Respiratory pathogens are not usually found in the oral microbiota of healthy people, but hospitalized patients are susceptible to oral biofilm colonization by these microorganisms.7Moreover, biofilm components can prevent the penetration of chemotherapeutic agents in the biofilm, making those pathogens more resistant to antimicrobial agents and hindering their elimination.8,9In addition, patients at intensive care units (ICUs) frequently exhibit poor oral hygiene, with substantial increase of the oral biofilm.10

Ventilator-associated pneumonia (VAP) is an important cause of morbidity and mortality in ICUs.11,12Recent studies have suggested that VAP may be associated with microbial colonization of dental plaque and oropharynx; however, these evaluations were conducted with different methodologies and attained no conclusive results.4,5,6,7

A high prevalence of respiratory pathogens, such as Pseudomonas spp. and Acinetobacter ssp., was found in saliva and dental biofilm of hospitalized patients.13,14 Significant levels of Staphylococcus aureus, Klebsiella pneumoniae and Enterobacter cloacae have also been found in the dental biofilm of ICU patients.10

Due to the diversity of pathogens detected in the oral biofilm of patients with VAP, it is important to investigate which respiratory pathogens can colonize the oral biofilm of intubated patients in ICUs. Thus, the aim of this study was to explore possible associations between respiratory pathogens from tracheal aspirate and oral biofilm in intubated patients in an ICU and to identify the most common respiratory pathogens present in the oral biofilm, particularly in patients that develop VAP.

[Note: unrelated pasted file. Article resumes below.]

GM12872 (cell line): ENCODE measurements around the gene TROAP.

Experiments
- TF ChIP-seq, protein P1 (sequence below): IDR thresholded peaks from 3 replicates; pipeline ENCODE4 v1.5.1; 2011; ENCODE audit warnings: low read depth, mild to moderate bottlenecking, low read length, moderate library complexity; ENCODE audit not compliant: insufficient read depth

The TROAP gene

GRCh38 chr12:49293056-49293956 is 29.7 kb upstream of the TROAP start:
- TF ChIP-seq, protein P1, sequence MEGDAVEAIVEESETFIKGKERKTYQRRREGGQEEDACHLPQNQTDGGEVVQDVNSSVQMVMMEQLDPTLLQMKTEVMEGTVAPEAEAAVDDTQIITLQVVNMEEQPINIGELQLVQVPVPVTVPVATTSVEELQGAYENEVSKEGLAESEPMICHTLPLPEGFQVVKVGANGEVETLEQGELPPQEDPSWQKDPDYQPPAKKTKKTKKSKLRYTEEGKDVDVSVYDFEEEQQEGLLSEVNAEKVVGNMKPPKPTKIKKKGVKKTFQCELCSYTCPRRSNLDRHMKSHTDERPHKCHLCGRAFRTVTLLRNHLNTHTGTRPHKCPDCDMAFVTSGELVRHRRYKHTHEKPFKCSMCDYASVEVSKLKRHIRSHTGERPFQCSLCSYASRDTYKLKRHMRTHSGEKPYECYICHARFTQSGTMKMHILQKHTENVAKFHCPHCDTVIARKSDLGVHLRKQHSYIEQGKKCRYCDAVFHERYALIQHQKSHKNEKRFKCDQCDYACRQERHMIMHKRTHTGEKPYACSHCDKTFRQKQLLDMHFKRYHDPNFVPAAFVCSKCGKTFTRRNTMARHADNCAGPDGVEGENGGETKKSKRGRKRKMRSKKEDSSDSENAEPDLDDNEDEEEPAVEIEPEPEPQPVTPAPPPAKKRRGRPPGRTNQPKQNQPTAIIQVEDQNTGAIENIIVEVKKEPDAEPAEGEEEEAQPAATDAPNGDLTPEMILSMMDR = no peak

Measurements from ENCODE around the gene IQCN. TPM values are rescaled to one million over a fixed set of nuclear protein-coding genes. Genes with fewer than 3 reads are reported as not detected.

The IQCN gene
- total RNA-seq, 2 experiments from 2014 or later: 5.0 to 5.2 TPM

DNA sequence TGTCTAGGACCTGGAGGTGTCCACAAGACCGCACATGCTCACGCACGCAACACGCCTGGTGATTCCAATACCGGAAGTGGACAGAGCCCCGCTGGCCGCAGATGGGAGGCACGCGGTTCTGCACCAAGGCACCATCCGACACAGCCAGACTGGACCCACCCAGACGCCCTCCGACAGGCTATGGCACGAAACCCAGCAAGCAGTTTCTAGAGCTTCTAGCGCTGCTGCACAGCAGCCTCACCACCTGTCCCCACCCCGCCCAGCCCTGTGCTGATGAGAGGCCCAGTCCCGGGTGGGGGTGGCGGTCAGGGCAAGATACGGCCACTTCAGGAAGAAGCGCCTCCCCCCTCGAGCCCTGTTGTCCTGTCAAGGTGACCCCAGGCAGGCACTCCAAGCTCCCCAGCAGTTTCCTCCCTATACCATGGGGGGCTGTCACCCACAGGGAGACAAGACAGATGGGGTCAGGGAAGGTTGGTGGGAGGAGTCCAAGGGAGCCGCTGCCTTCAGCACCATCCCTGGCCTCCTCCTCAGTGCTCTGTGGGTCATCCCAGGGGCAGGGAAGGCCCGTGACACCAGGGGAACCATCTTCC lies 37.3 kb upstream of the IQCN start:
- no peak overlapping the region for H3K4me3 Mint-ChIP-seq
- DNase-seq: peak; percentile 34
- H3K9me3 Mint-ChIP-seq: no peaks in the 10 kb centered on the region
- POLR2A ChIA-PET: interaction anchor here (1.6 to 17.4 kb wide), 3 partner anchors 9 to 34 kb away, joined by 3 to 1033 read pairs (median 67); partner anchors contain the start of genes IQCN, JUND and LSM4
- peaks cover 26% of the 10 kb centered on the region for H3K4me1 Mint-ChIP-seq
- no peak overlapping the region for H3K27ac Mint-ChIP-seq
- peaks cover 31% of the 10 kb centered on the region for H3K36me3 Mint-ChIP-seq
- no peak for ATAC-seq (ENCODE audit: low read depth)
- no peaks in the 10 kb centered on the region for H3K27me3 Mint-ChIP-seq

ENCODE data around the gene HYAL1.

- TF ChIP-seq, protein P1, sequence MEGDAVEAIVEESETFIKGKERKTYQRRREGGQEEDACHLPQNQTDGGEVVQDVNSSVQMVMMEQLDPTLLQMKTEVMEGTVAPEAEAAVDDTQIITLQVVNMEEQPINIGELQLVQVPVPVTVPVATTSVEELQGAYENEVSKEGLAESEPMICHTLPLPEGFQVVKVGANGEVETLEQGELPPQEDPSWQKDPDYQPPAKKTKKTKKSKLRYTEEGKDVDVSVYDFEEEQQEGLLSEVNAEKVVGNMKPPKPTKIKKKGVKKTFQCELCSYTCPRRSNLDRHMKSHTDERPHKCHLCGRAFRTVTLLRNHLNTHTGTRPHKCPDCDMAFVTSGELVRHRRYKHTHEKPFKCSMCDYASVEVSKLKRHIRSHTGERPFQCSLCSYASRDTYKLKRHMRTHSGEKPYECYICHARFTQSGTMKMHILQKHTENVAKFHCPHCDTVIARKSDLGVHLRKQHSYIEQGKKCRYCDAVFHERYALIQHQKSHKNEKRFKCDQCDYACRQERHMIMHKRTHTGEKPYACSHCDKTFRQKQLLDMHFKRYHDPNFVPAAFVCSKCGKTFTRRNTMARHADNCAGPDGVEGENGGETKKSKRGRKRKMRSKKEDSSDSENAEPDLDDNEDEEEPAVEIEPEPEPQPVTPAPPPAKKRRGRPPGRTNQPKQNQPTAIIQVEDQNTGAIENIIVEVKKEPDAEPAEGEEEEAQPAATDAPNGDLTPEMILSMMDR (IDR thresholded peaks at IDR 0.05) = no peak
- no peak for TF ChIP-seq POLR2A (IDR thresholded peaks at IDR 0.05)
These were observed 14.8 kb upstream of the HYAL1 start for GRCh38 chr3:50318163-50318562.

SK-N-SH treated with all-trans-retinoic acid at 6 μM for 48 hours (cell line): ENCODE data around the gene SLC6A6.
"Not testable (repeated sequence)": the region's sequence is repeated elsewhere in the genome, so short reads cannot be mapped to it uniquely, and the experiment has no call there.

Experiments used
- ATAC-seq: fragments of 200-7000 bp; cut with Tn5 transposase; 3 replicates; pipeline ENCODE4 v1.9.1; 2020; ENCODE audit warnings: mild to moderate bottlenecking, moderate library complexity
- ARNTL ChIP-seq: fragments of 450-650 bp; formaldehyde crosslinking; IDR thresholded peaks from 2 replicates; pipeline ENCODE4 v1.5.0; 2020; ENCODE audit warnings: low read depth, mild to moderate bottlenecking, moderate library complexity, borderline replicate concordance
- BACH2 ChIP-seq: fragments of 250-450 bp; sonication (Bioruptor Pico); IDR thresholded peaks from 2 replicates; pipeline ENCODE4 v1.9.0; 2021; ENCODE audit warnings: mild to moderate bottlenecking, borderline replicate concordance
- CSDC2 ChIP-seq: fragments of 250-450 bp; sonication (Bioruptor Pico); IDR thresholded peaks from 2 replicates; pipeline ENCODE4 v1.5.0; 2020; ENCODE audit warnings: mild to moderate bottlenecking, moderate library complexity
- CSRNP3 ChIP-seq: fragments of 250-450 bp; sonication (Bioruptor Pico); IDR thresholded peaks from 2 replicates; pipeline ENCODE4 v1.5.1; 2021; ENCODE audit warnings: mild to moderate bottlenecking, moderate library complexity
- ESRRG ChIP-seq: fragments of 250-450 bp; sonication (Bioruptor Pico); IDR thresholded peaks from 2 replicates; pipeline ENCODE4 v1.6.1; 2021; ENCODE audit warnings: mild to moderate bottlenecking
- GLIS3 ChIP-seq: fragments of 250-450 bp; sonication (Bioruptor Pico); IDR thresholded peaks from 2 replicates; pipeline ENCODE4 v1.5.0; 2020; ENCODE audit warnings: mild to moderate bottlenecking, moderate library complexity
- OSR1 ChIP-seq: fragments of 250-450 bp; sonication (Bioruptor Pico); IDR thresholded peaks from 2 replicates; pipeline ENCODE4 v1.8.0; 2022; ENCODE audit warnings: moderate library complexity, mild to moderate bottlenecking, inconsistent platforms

Methodology

This research was approved by the Ethics Research Committee of the University Hospital of Federal University of Maranhão - HUUFMA (Protocol No. 251 610). This short-term longitudinal descriptive study used a convenience sample of patients admitted to the General ICU of the “Presidente Dutra” University Hospital (HUUPD). The sample size was defined using the formula for descriptive studies, assuming a 4% rate of the variable of interest (intubated patients), a sampling error of 5%, a 90% confidence level, a study design effect of 1.0 and the total of 110 ICU patients, from a period of six months. Thus, the minimum required sample size was 31 intubated patients. Only intubated patients with tracheal secretions were included. Patients with previous episodes of gastric content aspiration, those who underwent thoracic surgery, with chronic obstructive pulmonary disease and carriers of the acquired immune deficiency syndrome virus (AIDS) were excluded7. The final sample was 32 patients.

Two lingual biofilm samples were collected from each patient, always in the morning. The first collection was performed at admission, at the same time as the collection of tracheal aspirate samples, and the second collection was performed after exactly 48 hours. Biofilm was collected with a sterile swab and sent for immediate processing for bacterial culture using the antibiotic sensitivity test (AST). Oral sample collections were performed by a single dentist. The collection of tracheal secretion samples was performed using a suction catheter in a sterile bottle, according to the routine of the nursing staff.